Generally speaking, paper patched bullets can be driven faster for the same accuracy and hardness. Several years ago, (before he left CBF for philosophical reasons) Pdawg.shooter did a very detailed write-up on his project of attaining sub-MOA accuracy at 3000fps from a stock 300RUM. Never heard of anyone achieving that with a naked cast bullet. There are a few caveats. The patch has to be perfect. That means no overlap, no gap. Also, a slow powder that gives complete case fill. Seating the bullet into the lands is often necessary. Most people have the best luck with grease-grooved bullets. The grooves grip the patch. The general consensus is that the easiest bullets to patch are the Loverin designs. A Loverin cannot shuck its patch. They also lend themselves well to the drastic sizing without warping. The general starting point is to size the bullet about .001″ over bore and the wrapped bullet to about .001″ over groove diameter and experiment from there. Lube on the patch can help, especially at high velocities. Just like lubed bullets, not all guns will work with patched bullets. If the throat damages the patch, it will not work. Brass also needs to fit the chamber well. One thing I like to try with any new setup, though, is to leave the bullet as-cast and patch it with a paper that makes it fit fired brass without sizing. It does not always work, but it’s worth a shot because brass lasts practically forever when you don’t size it (unless you really put on the pressure).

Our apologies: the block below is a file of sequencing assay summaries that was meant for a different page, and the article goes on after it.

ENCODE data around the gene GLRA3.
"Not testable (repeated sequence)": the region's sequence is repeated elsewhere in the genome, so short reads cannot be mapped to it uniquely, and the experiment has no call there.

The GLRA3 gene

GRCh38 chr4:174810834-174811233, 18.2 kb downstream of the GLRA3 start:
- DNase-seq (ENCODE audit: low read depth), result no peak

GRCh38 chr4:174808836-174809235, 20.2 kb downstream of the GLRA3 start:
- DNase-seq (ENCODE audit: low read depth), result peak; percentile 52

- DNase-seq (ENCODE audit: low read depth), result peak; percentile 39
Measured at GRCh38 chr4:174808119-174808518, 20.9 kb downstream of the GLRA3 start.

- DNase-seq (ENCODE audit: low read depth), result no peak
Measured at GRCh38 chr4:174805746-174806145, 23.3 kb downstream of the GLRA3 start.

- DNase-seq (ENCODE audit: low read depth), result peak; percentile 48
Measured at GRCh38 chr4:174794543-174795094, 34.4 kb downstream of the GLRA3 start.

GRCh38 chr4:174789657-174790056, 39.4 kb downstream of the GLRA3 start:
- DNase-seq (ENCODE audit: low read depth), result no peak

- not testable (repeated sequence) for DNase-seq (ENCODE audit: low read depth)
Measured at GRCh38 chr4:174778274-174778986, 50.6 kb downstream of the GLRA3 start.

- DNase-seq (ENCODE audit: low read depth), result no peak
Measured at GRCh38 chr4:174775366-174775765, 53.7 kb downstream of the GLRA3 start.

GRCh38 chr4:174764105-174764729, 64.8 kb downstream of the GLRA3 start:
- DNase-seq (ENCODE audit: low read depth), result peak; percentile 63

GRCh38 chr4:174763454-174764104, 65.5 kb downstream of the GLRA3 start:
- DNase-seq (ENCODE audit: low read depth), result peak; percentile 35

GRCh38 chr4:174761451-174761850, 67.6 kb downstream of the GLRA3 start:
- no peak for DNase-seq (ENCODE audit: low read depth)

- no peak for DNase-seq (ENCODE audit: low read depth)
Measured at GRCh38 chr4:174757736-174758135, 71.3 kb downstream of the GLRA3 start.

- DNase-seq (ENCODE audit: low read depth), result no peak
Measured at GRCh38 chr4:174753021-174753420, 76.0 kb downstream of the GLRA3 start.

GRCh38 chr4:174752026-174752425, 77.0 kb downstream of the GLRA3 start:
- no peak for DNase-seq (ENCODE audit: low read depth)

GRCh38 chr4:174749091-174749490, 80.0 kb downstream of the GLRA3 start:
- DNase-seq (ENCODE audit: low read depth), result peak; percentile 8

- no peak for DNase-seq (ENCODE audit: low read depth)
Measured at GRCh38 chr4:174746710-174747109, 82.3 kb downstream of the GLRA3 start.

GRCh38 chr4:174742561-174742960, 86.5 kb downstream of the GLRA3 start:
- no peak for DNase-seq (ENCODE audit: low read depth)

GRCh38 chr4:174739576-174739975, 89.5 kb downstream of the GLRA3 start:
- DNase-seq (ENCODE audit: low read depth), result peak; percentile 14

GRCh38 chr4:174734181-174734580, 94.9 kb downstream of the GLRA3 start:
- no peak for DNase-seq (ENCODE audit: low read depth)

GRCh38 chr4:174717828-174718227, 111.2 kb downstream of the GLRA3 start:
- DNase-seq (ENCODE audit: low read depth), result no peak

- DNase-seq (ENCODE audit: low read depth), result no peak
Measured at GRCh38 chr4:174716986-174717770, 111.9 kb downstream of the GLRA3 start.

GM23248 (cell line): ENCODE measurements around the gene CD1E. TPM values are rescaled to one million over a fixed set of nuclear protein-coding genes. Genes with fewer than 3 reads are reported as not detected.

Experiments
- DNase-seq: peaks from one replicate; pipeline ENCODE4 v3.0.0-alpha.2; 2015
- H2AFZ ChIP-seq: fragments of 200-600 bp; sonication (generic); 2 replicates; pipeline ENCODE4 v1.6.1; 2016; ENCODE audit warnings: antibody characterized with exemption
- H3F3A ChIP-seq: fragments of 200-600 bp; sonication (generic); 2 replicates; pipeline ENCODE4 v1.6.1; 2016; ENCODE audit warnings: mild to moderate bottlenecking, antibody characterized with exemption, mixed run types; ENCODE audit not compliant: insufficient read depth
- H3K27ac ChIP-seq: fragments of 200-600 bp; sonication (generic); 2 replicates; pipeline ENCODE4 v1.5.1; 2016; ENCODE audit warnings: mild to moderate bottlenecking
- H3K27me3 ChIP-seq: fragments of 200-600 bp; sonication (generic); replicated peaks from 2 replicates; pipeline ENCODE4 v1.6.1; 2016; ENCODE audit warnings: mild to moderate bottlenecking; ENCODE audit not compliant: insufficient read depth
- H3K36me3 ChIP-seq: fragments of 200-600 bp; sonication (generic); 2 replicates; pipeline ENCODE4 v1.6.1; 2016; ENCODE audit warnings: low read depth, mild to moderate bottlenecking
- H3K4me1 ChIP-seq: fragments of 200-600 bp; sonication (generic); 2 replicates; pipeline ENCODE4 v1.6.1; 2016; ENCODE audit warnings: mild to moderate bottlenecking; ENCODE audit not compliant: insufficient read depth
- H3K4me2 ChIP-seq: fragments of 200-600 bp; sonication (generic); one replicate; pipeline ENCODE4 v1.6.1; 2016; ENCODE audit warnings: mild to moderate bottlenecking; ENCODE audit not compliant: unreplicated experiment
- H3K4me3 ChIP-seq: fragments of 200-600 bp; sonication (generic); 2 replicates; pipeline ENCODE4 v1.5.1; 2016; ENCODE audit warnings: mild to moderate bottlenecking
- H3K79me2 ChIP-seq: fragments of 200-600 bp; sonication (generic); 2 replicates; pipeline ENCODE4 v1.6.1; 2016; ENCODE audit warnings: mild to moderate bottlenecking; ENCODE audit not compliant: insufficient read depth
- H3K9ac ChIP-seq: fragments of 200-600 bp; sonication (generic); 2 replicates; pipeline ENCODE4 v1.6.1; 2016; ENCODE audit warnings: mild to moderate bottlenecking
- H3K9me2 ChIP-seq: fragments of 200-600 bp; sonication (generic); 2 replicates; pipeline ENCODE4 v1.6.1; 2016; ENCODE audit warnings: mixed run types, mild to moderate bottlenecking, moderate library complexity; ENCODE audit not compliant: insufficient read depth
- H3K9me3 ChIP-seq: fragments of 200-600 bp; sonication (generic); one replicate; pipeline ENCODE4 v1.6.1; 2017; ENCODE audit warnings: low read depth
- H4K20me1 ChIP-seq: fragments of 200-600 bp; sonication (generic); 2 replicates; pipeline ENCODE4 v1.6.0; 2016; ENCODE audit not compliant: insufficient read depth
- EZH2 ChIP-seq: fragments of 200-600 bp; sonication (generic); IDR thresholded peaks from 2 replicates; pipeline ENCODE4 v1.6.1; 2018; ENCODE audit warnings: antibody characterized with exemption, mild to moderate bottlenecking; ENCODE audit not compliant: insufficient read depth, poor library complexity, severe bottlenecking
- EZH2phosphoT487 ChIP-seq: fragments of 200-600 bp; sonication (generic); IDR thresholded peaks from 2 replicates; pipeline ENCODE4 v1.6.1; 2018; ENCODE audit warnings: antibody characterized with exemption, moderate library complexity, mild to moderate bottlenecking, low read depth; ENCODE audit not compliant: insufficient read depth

In short, patching falls somewhere in between lubed bullets and jacketed bullets. I would not call it easy, but it is neat and can fill a niche sometimes.
- September 14, 2016 at 3:02 pm #30060
JPHolla pretty much nailed it. However, even though paper patching dangles the carrot of HV in fast twist in front of you, it is not a plug and pay thing. My first attempts at HV were made with PP and I spent an entire summer shooting thousands of bullets and testing testing testing to figure out what ONE RIFLE needed.
Attempting to apply the same method to the next rifle was a failure and I found I was back at square one with many tests required to get the next rifle up to par. I ended up deciding that PP was just too much fussing for my level of patience, and I went back to trying to find a way to shoot standard grease groove bullets at HV witch ultimately led to the XCB project.